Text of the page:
# PSY 315 Entire Course

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PSY/315STATISTICAL REASONING IN PSYCHOLOGY The Latest Version A+ Study Guide **********************************************PSY 315 Entire Course Linkhttps://uopcourses.com/category/psy-315/**********************************************  PSY 315 Week 1 Week One Practice Problems WorksheetResource: Statistics for PsychologyComplete the Week One Practice Problems Worksheet.Click the Assignment Files tab to submit your assignment.Note. Computation methods may include the use of Microsoft® Excel®, SPSS™, Lotus®, SAS®, Minitab®, or by-hand computation.Week One Practice Problems Prepare a written response to the following questions. Chapter 1
1. Explain and give an example for each of the following types of variables:

1. Equal interval:
2. Rank-order:
3. Nominal:
4. Ratio scale:
5. Continuous:
6. Discrete:

1. Following are the speeds of 40 cars clocked by radar on a particular road in a 35-mph zone on a particular afternoon:
30, 36, 42, 36, 30, 52, 36, 34, 36, 33, 30, 32, 35, 32, 37, 34, 36, 31, 35, 2024, 46, 23, 31, 32, 45, 34, 37, 28, 40, 34, 38, 40, 52, 31, 33, 15, 27, 36, 40Make a frequency table and a histogram, then describe the general shape of the distribution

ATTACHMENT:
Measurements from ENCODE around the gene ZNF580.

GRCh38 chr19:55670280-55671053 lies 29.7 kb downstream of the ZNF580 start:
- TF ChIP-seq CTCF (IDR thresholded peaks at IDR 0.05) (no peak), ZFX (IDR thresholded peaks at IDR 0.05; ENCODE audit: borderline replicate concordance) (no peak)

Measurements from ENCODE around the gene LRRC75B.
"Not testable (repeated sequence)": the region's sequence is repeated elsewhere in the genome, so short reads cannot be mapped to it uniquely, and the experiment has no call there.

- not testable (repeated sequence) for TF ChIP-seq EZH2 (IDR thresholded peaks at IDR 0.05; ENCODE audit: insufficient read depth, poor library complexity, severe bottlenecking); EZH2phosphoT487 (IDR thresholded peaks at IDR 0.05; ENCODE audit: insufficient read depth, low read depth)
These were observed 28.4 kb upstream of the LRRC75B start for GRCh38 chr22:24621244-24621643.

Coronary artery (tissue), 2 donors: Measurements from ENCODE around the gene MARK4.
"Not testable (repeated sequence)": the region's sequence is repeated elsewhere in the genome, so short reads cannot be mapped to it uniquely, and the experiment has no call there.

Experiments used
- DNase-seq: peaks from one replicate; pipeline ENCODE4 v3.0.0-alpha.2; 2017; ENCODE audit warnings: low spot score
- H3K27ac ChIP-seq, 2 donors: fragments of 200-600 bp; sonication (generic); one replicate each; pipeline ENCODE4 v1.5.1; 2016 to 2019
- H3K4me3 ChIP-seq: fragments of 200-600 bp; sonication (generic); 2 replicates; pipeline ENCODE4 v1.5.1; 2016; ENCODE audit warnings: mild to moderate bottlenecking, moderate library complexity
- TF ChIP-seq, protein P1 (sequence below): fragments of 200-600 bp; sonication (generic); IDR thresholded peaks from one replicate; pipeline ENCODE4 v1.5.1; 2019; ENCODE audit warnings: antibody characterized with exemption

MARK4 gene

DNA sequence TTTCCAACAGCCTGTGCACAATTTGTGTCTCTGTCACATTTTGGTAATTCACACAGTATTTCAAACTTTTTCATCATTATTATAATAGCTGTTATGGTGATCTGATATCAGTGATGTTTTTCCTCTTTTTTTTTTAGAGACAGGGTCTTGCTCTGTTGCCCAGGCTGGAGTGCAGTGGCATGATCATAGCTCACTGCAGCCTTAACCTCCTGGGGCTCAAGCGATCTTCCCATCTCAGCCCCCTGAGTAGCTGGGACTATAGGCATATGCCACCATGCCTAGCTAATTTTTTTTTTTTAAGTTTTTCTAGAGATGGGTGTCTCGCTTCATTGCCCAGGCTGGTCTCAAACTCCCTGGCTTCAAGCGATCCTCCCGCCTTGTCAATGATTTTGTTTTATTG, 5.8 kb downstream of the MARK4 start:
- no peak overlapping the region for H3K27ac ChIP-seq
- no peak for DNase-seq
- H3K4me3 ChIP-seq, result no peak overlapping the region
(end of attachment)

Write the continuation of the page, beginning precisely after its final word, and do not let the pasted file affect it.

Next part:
1. Raskauskas and Stoltz (2007) asked a group of 84 adolescents about their involvement in traditional and electronic bullying. The researchers defined electronic bullying as “…a means of bullying in which peers use electronics {such as text messages, emails, and defaming Web sites} to taunt, threaten, harass, and/or intimidate a peer” (p.565). The table below is a frequency table showing the adolescents’ reported incidence of being victims or perpetrators or traditional and electronic bullying.

1. Using this table as an example, explain the idea of a frequency table to a person who has never had a course in statistics.
2. Explain the general meaning of the pattern of results.
Incidence of Traditional and Electronic Bullying and Victimization (N=84)Forms of BullyingN%Electronic victims4148.8 Text-message victim2732.1 Internet victim (websites, chatrooms)1315.5 Picture-phone victim89.5Traditional Victims6071.4 Physical victim3845.2 Teasing victim5059.5 Rumors victim3238.6 Exclusion victim3050Electronic Bullies1821.4 Text-message bully1821.4 Internet bully1113.1Traditional Bullies564.3 Physical bully2934.5 Teasing bully3845.2 Rumor bully2226.2 Exclusion bully3541.7
1. Kärnä and colleagues (2013) tested the effects of a new antibullying program, called KiVa, among students in grades 1–3 and grades 7–9 in 147 schools in Finland. The schools were randomly assigned to receive the new antibullying program or no program. At the beginning, middle, and end of the school year, all of the students completed a number of questionnaires, which included the following two questions: “How often have you been bullied at school in the last couple of months?” and “How often have you bullied others at school in the last couple of months?” The table below is a frequency table that shows students’ responses to these two questions at the end of the school year (referred to as “Wave 3” in the title of the table). Note that the table shows the results combined for all of the students in the study. In the table, “victimization” refers to students’ reports of being bullied and “bullying” is students’ reports of bullying other students.